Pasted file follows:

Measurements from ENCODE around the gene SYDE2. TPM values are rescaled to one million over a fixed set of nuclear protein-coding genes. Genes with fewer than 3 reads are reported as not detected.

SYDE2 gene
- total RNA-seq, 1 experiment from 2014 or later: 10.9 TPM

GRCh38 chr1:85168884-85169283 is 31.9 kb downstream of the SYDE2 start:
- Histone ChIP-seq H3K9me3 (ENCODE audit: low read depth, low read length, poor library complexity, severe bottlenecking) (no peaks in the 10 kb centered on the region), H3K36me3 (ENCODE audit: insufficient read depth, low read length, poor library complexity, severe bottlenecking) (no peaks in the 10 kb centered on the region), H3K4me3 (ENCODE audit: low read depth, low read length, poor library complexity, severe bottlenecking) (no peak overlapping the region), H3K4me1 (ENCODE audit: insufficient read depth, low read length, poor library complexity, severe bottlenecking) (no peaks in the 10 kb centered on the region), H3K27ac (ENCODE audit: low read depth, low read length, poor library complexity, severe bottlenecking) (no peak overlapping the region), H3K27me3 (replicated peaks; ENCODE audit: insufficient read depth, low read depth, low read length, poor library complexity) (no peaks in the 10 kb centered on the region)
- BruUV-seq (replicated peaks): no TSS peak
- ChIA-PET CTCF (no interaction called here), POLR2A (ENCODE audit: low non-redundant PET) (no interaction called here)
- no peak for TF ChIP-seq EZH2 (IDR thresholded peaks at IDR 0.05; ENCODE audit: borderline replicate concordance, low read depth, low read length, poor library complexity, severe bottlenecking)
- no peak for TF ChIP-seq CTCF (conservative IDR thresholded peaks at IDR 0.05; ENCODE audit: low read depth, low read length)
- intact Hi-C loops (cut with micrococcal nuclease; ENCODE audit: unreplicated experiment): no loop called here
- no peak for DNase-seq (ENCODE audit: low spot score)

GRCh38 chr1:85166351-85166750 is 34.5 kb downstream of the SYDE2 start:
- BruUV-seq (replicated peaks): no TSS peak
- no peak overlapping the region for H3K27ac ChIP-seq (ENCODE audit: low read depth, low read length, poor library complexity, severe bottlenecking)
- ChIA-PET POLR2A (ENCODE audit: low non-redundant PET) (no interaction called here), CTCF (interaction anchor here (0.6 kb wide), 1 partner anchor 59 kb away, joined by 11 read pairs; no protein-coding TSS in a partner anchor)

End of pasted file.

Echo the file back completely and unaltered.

Measurements from ENCODE around the gene SYDE2. TPM values are rescaled to one million over a fixed set of nuclear protein-coding genes. Genes with fewer than 3 reads are reported as not detected.

SYDE2 gene
- total RNA-seq, 1 experiment from 2014 or later: 10.9 TPM

GRCh38 chr1:85168884-85169283 is 31.9 kb downstream of the SYDE2 start:
- Histone ChIP-seq H3K9me3 (ENCODE audit: low read depth, low read length, poor library complexity, severe bottlenecking) (no peaks in the 10 kb centered on the region), H3K36me3 (ENCODE audit: insufficient read depth, low read length, poor library complexity, severe bottlenecking) (no peaks in the 10 kb centered on the region), H3K4me3 (ENCODE audit: low read depth, low read length, poor library complexity, severe bottlenecking) (no peak overlapping the region), H3K4me1 (ENCODE audit: insufficient read depth, low read length, poor library complexity, severe bottlenecking) (no peaks in the 10 kb centered on the region), H3K27ac (ENCODE audit: low read depth, low read length, poor library complexity, severe bottlenecking) (no peak overlapping the region), H3K27me3 (replicated peaks; ENCODE audit: insufficient read depth, low read depth, low read length, poor library complexity) (no peaks in the 10 kb centered on the region)
- BruUV-seq (replicated peaks): no TSS peak
- ChIA-PET CTCF (no interaction called here), POLR2A (ENCODE audit: low non-redundant PET) (no interaction called here)
- no peak for TF ChIP-seq EZH2 (IDR thresholded peaks at IDR 0.05; ENCODE audit: borderline replicate concordance, low read depth, low read length, poor library complexity, severe bottlenecking)
- no peak for TF ChIP-seq CTCF (conservative IDR thresholded peaks at IDR 0.05; ENCODE audit: low read depth, low read length)
- intact Hi-C loops (cut with micrococcal nuclease; ENCODE audit: unreplicated experiment): no loop called here
- no peak for DNase-seq (ENCODE audit: low spot score)

GRCh38 chr1:85166351-85166750 is 34.5 kb downstream of the SYDE2 start:
- BruUV-seq (replicated peaks): no TSS peak
- no peak overlapping the region for H3K27ac ChIP-seq (ENCODE audit: low read depth, low read length, poor library complexity, severe bottlenecking)
- ChIA-PET POLR2A (ENCODE audit: low non-redundant PET) (no interaction called here), CTCF (interaction anchor here (0.6 kb wide), 1 partner anchor 59 kb away, joined by 11 read pairs; no protein-coding TSS in a partner anchor)